What is the single most shocking thing about the Moby-Dick marathon at the New Bedford Whaling Museum? It's that they skip the etymology and extracts with which Melville begins the book.
I guess I can see the logic behind this choice. The marathon, which now starts dramatically with an Ishmael impersonator (for lack of a better term) reading "Loomings" in the museum's Lagoda Room, would probably turn off many would-be participants if they had to sit through 15-20 minutes of non-narrative quotations from other authors before even getting to "Call me Ishmael."
Nevertheless, it doesn't seem right. A Moby-Dick marathon without "Etymology" and "Extracts" is like a Scarlet Letter marathon without "The Custom-House," or a Giles Goat-Boy marathon without the comic editors' statements on why they should or should not have published the manuscript. Is it really a marathon if you intentionally omit part of the text?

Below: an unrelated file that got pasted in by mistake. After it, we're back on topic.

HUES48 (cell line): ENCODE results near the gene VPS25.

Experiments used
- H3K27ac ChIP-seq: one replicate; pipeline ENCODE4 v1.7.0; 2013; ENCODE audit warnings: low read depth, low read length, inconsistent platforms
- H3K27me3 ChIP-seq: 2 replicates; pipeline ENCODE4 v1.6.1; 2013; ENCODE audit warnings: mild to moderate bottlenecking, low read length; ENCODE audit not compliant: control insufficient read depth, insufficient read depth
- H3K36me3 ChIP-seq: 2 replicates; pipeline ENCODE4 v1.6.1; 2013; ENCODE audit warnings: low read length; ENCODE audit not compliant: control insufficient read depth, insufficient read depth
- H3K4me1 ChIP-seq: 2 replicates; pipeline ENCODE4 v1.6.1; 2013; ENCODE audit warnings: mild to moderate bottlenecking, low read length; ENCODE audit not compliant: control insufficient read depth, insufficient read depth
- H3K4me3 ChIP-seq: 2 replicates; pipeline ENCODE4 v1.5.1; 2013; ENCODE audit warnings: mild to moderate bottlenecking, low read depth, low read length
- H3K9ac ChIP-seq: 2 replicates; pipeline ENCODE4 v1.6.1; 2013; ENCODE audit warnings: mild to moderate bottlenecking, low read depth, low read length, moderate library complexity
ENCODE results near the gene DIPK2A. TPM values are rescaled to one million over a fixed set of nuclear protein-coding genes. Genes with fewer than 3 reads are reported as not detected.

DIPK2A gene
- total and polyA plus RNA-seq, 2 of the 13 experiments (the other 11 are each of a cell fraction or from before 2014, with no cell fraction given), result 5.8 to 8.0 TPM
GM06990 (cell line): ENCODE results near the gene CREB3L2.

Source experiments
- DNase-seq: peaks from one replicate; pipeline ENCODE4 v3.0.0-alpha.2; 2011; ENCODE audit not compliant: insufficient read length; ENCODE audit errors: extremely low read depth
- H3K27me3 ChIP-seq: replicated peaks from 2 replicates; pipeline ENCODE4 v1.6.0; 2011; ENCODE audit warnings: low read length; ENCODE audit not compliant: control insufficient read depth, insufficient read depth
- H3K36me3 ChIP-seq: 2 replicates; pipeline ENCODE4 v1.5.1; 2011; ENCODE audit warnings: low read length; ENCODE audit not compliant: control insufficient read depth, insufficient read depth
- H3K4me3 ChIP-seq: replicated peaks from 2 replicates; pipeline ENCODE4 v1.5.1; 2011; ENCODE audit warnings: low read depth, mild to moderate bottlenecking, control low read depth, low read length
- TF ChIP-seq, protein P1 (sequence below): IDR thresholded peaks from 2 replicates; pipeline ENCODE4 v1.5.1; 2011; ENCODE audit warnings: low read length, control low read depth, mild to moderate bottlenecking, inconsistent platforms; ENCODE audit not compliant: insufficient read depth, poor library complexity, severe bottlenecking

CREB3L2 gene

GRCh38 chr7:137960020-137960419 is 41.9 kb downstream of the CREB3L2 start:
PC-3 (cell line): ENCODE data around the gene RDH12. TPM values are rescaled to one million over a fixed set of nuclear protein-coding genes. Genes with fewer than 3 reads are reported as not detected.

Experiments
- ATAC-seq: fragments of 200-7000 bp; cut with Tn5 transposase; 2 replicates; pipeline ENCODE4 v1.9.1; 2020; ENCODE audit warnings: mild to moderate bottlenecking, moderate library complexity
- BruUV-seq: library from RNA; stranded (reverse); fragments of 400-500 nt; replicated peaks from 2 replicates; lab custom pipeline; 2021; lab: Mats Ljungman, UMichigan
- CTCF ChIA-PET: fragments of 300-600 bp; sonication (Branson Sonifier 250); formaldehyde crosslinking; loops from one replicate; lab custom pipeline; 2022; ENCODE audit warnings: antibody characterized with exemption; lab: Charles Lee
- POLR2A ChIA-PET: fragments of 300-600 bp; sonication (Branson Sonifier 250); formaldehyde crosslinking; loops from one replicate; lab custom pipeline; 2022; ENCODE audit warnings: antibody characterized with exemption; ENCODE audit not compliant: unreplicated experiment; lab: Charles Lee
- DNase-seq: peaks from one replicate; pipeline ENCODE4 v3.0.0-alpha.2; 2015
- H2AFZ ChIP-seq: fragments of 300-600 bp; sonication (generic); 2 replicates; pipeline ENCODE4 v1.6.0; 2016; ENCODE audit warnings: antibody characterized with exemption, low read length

When I first raised this issue with Gansevoort, he suggested doing a "guerrilla reading" of "Etymology" and "Extracts" in front of the museum before the regular marathon begins. I like that in theory. But in the hour before the marathon, most people are too busy getting settled with their gear and what-not inside the building to have any time or attention to spare. Plus, New Bedford in January is not the best place for standing around reading or listening to yet more Melville.
Another possibility, now that the museum has started streaming the marathon, would be to have a virtual reading of the introductory material. Thus, even if it didn't happen live, a reading of the etymology and extracts would at least be part of the marathon in some sense. And I suppose a third possibility is simply to arrive early and read the etymology and extracts silently by oneself, while waiting for Ishmael to begin. Who knows, maybe some attendees do that already.